What is Addiction?

Being addicted to something means that you have an unhealthy attachment to it—you crave it, and you will do anything to get it again. You can be addicted to a hard drug like cocaine or meth, but you can also be addicted to coffee or binge watching a certain reality TV show. When we talk about addiction on You Matter, we’re really focusing on illicit drugs and alcohol.

Drug addiction can majorly mess with physical and mental health, screw up your relationships, and even land you in jail. Substance abuse is a complex disease and once you become addicted quitting can be very difficult on your own.

Alcohol addiction is particularly tricky because drinking, even binge drinking, is socially acceptable. Some people are able to drink a few times a week without becoming addicted while others feel an uncontrollable urge to get drunk after just a sip. Control is the important thing here. If you feel like you have no control over your drinking, you may be an alcoholic.

Is it normal?

According to the Substance Abuse and Mental Health Service, about 21% of all young adults (that’s people between the ages of 18-25) use illicit drugs. Chances are good that you know someone who has experimented with drugs, if you haven’t tried them yourself. Because drug and alcohol abuse is a serious risk factor for suicide, it’s important to get help if you are addicted.


What are the warning signs?

  • Having intense to use the drug regularly — this can be daily or even several times a day
  • Needing more of the drug to get the same buzz or high
  • Making sure that always have a stash
  • Spending money on the drug, even though you can’t afford it
  • Blowing off obligations and school or work responsibilities
  • Doing things to get the drug that you normally wouldn’t do, like stealing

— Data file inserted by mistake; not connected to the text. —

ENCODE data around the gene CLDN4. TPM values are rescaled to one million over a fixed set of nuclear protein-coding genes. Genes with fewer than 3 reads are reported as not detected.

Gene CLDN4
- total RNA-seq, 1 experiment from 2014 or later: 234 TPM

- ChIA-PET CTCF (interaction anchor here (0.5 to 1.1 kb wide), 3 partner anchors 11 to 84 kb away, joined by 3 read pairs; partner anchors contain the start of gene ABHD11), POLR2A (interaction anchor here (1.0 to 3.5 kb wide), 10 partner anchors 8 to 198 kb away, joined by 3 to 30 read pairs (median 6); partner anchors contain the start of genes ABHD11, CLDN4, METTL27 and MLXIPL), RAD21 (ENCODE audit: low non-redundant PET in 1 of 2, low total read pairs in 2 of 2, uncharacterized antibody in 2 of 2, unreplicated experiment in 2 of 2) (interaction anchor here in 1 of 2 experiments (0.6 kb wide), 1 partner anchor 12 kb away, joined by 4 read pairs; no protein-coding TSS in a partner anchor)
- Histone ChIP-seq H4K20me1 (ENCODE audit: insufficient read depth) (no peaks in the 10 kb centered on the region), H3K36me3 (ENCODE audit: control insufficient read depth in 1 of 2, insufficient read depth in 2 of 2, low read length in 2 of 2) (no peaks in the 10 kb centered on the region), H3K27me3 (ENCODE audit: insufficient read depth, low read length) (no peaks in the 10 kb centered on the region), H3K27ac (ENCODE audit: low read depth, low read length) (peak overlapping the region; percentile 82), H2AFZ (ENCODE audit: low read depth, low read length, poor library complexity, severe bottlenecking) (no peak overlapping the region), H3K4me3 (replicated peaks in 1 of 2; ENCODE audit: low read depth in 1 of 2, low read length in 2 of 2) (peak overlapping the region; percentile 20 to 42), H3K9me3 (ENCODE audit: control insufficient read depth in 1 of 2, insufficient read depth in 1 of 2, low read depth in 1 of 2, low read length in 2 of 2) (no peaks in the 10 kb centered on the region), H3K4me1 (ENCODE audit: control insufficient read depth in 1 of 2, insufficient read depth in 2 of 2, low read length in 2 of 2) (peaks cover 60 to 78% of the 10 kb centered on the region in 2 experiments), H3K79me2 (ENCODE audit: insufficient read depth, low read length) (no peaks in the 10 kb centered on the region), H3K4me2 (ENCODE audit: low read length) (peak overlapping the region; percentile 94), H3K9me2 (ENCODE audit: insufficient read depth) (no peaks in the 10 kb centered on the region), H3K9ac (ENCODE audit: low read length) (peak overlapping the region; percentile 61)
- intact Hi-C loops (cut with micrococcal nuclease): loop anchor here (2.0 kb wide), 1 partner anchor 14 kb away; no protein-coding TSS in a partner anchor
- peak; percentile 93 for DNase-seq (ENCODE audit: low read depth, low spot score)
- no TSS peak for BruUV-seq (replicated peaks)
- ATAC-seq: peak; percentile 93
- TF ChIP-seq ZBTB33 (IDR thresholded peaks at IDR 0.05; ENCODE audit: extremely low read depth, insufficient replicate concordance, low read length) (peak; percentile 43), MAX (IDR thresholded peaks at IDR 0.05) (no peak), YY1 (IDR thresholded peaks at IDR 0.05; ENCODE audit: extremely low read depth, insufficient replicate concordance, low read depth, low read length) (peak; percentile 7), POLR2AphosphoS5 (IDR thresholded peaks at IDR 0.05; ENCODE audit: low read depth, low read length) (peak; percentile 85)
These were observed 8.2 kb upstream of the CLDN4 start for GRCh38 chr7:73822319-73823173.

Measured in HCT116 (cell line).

• Driving or doing other risky activities when you’re under the influence
  • Spending more and more time, money and energy on the drug
  • Experiencing withdrawal symptoms when stopping ‘cold turkey’

Read about warning signs for specific drug addictions. 

How can I get help? 

As this video explains, quitting drugs on your own can be really hard. These resources can help.

Anytime you are in crisis you can call or chat with the National Suicide Prevention Lifeline at 1-800-273-8255.

If you want to get connected to addiction treatment centers, use the Substance Abuse Treatment Facility Locator or call 1-800-662-4357.

Though it’s not for everyone, Alcoholics Anonymous has support groups for people struggling with many different types of addiction.




  • Smitha160

    Howdy! Would you mind if I share your blog with my twitter group? Theres lots of people that I believe would really enjoy your content. Please let me know. Thanks ddggabdbabddfkee

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    • You Matter

      Thank you for reaching out to our community and sharing this resource. Don’t forget to also spread the word about our phone number: 1-800-273-TALK (8255). We’re here for those struggling through any situation.

      Posted on

  • Kyle

    Kyle Kyle

    Reply Author

    I’m addicted to nicotine. It’s been tearing me apart mentally. I seem to get an upset stomach and very irritable and moody when I’m trying to stop. I would like to find a way to ease off over time, but my mother is in very bad shape from cigarettes and I feel like I need to take action now before I end up the same from my addiction.

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    • Vibrant Communications

      Kyle, we’re glad you’re reaching out for help. Feel free to call 1-800-273-TALK (8255) so that you can find out what resources are available in your area to help you stop smoking. Your call is routed to the Lifeline center closest to your area code. The local crisis center may have resources that you can take advantage of.

      Posted on

  • Ian

    Ian Ian

    Reply Author

    I have been addicted to p*rn. I have been caught 2 times by my school monitoring my school laptop. I feel suicidal when I see I got caught.

    Posted on

    • Vibrant Communications

      Hello Ian, It sounds like you are having a really difficult time coping. If you need a little extra emotional support, please call the National Suicide Prevention Lifeline at 1-800-273-TALK (8255). The call is free and confidential, and crisis workers are available 24/7 to assist you.

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